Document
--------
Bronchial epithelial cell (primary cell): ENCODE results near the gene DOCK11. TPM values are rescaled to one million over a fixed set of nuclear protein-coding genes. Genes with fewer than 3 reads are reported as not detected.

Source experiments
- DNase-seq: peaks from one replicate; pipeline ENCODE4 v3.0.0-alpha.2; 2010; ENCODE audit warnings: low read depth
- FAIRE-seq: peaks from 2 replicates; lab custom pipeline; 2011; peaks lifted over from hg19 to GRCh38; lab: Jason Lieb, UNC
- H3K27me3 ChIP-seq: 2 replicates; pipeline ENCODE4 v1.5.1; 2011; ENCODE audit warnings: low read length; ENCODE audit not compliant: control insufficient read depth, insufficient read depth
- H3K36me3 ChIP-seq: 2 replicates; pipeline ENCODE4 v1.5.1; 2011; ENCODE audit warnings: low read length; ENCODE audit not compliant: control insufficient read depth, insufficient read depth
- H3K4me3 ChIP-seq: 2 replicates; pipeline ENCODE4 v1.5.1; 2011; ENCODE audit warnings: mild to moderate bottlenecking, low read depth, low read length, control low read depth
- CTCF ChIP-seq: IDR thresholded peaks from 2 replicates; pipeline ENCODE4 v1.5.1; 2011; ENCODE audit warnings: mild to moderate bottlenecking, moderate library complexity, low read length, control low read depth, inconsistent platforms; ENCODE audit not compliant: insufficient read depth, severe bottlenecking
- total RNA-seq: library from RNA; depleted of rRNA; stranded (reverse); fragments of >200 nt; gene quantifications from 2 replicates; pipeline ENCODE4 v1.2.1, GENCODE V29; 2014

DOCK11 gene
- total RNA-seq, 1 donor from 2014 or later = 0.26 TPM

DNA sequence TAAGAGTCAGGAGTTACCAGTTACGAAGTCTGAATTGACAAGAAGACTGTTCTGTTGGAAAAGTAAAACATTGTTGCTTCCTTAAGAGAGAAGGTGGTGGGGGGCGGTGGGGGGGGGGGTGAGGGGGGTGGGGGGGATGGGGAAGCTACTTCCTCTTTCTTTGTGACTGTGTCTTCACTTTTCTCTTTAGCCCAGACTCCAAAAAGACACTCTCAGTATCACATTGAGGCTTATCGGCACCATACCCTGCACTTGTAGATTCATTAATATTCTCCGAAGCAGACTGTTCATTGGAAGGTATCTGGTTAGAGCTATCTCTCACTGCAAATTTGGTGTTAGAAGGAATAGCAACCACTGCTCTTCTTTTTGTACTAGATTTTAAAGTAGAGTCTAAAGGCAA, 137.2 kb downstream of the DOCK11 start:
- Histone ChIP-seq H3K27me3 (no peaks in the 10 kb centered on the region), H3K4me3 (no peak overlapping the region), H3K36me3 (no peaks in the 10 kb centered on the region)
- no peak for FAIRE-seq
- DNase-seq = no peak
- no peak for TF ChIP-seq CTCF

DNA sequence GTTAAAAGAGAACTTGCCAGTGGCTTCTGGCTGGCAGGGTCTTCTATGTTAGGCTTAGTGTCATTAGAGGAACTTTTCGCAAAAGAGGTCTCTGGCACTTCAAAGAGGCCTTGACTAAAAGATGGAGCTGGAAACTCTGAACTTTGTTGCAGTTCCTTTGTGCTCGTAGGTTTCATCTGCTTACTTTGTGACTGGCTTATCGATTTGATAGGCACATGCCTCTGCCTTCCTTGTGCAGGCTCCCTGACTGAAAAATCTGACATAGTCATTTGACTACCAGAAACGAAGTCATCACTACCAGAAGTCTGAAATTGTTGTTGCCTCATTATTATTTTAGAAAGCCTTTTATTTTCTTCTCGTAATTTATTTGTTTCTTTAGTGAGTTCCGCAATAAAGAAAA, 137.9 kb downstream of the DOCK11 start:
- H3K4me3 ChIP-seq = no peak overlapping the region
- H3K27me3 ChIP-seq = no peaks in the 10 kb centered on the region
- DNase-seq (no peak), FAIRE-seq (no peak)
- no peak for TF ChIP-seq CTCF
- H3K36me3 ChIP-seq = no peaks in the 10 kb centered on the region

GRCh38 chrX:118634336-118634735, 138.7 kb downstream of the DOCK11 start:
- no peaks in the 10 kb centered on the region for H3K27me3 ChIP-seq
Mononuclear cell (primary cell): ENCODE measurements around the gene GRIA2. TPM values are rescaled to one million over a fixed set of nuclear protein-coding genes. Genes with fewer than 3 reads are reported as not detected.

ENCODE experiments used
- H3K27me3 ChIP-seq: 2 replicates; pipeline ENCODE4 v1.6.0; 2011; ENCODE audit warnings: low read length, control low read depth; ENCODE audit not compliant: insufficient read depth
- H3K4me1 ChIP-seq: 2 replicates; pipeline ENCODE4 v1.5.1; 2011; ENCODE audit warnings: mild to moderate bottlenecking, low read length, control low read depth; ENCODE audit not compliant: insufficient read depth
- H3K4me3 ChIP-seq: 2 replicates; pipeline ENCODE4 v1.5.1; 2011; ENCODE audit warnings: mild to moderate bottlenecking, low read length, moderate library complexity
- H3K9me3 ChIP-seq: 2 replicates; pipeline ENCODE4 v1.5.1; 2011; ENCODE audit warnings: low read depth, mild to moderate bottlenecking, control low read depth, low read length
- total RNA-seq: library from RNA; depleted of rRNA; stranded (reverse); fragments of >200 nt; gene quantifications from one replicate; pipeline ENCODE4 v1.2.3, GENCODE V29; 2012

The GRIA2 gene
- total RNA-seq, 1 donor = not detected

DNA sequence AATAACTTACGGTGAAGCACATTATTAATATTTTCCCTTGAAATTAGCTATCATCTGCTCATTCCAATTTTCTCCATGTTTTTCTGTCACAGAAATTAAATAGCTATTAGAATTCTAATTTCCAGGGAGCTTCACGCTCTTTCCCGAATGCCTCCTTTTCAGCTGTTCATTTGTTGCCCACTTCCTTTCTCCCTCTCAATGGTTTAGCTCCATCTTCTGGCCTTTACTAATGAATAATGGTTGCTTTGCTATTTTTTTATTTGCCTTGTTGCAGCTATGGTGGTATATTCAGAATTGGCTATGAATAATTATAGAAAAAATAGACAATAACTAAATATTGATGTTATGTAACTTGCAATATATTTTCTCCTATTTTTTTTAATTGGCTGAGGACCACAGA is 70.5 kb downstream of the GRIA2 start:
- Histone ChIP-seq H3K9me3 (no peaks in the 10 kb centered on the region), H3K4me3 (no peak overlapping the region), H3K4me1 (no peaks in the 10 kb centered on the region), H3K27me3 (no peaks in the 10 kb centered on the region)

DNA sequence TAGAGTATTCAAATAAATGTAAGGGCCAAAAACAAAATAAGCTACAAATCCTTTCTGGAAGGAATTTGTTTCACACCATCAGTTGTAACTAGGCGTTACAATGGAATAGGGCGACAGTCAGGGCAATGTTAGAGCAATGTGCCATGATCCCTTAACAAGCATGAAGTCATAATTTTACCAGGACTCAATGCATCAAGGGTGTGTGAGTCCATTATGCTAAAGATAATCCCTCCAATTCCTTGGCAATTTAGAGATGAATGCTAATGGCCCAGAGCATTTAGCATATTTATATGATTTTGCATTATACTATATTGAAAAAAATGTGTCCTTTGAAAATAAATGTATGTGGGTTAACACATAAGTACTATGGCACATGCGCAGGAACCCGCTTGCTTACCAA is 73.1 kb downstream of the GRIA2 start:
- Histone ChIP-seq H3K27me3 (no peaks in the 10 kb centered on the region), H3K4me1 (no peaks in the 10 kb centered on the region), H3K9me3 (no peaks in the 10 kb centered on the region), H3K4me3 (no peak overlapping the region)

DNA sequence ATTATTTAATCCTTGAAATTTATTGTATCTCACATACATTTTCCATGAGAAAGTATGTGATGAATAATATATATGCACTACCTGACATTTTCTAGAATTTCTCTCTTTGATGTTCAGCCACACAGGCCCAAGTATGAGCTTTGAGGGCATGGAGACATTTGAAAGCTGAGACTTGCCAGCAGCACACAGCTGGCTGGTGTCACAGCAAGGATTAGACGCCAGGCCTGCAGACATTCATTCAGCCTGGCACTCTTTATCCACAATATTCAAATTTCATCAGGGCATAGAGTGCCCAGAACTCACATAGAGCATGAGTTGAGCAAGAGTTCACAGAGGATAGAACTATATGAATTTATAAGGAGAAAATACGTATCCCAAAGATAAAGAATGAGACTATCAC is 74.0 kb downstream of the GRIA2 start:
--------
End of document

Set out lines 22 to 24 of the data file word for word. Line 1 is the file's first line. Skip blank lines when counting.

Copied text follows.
- H3K36me3 ChIP-seq = no peaks in the 10 kb centered on the region

GRCh38 chrX:118634336-118634735, 138.7 kb downstream of the DOCK11 start:
- no peaks in the 10 kb centered on the region for H3K27me3 ChIP-seq